Digestive system

Know your terms. Food Chemistry 101

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The bursa is most prominent in young birds and serves as the area where B-lymphocytes the white blood cells that produce antibodies are generated T-lymphocytes are generated in the Thymus. Digestible fibre has nutrients locked away inside it, so the colon diverts it to the caecum for processing. Sodium chloride, the scientific name for salt, is crucial in your pets cellular functions and nerve signal transmission. Still, the environment in which the fetal gilt develops is significant to the reproductive and physiological development. Data from a study in by Nelson and Robinson showed that gilts from a small litter size ovulated more than the gilts from the larger litters. Strobila 10 cm long and 2—5 mm wide.

Nutrients & Supplements Topics

Digestive Problems

Exotic animal nutritionists in zoos and in the feed industry are studying problems and generating information on proper nutritional management for many species.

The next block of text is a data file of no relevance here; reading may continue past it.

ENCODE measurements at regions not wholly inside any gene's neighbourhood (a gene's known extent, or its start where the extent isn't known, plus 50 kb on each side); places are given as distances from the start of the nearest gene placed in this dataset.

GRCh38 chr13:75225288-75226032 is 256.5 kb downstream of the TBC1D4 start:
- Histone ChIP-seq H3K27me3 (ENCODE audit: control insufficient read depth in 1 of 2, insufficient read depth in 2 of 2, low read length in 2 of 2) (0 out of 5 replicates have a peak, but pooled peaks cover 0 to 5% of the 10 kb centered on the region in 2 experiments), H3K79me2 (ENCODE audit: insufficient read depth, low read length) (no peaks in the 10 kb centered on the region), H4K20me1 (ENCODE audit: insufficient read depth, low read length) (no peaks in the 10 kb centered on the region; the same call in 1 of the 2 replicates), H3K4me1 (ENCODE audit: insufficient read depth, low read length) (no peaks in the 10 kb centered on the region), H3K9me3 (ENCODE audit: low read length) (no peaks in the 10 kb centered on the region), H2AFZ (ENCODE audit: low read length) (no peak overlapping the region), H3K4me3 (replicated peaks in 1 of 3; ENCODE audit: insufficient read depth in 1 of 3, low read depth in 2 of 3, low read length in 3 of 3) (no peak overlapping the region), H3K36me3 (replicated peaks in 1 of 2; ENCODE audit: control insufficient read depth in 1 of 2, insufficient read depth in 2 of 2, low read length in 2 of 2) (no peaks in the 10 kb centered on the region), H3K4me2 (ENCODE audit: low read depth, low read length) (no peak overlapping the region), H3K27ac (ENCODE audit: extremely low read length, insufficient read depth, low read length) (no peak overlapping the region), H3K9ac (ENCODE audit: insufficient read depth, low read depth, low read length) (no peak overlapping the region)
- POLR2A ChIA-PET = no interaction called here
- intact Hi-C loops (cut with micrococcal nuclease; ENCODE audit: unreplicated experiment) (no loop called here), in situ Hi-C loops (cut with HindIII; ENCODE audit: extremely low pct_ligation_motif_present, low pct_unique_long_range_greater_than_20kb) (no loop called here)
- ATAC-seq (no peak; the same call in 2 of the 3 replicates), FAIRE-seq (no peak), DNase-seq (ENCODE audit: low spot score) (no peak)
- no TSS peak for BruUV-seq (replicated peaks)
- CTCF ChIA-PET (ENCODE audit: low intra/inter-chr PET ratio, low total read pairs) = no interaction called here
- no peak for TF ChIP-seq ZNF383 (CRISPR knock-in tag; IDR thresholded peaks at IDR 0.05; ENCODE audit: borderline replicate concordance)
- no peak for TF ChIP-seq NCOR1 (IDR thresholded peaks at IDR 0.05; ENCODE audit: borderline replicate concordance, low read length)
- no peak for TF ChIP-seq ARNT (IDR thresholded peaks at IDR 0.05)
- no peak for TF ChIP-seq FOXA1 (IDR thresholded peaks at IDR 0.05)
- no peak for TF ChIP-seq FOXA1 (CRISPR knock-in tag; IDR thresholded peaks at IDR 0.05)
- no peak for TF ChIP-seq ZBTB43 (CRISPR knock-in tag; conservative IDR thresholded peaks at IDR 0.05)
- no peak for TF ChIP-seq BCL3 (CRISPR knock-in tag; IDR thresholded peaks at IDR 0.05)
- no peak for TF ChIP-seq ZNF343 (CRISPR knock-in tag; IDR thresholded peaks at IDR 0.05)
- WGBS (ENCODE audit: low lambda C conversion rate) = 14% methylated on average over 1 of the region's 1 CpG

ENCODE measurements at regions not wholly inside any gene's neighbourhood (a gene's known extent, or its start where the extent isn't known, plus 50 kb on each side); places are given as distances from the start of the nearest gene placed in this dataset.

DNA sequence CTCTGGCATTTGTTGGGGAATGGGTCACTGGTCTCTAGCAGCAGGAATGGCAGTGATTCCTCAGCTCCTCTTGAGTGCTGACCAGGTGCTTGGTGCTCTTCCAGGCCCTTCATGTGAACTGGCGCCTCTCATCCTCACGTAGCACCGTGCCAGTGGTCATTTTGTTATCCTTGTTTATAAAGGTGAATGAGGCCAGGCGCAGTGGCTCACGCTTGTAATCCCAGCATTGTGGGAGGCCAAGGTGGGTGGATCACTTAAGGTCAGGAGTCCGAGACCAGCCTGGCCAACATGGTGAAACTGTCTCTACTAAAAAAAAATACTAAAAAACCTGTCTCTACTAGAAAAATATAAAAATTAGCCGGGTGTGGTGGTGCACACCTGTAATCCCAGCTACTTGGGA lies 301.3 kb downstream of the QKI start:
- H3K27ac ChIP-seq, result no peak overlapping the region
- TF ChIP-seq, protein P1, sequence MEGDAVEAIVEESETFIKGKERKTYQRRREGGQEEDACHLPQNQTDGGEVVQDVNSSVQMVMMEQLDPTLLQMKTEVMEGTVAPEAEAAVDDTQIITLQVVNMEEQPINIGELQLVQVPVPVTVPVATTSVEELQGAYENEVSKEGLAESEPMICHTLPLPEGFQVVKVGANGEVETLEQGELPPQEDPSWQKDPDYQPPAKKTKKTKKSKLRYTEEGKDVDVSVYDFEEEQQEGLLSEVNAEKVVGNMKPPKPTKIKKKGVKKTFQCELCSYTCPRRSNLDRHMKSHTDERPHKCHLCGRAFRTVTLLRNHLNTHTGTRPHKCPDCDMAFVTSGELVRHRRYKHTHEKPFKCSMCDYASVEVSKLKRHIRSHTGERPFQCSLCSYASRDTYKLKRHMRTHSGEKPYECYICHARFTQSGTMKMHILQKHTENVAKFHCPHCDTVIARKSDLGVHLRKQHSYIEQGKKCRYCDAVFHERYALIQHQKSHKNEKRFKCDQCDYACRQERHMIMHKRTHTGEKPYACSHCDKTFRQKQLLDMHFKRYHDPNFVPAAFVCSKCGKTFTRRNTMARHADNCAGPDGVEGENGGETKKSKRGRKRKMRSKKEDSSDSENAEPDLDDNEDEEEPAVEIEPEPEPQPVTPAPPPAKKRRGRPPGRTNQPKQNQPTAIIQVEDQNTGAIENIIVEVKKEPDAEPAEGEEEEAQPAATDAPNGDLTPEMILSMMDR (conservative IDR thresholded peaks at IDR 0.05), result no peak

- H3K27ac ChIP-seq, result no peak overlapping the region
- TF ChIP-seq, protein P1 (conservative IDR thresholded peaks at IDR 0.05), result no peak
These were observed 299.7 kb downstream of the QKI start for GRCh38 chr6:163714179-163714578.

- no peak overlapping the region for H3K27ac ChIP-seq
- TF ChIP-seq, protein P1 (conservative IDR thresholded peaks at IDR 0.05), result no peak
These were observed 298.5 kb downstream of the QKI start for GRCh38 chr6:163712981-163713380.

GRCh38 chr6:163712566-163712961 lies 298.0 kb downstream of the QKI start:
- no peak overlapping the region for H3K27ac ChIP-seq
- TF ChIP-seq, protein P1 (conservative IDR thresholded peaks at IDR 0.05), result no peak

All animals require nutrients and energy in a metabolizable form. The nutrients and energy must be properly balanced and in the correct form to accommodate particular tastes, digestive systems, and feeding methods. For example, large psittacines typically use their feet to hold food, whereas other species obtain or position food using other appendages or they do not manipulate food.

If a commercial extruded food is fed, the pieces must be large enough for the bird to grasp easily. Diets for exotic and zoo animals have been developed by considering food habits in the wild, oral and GI tract morphology, nutrient requirements established for domestic and laboratory animals and people, nutritional research on exotic species, and practical experience.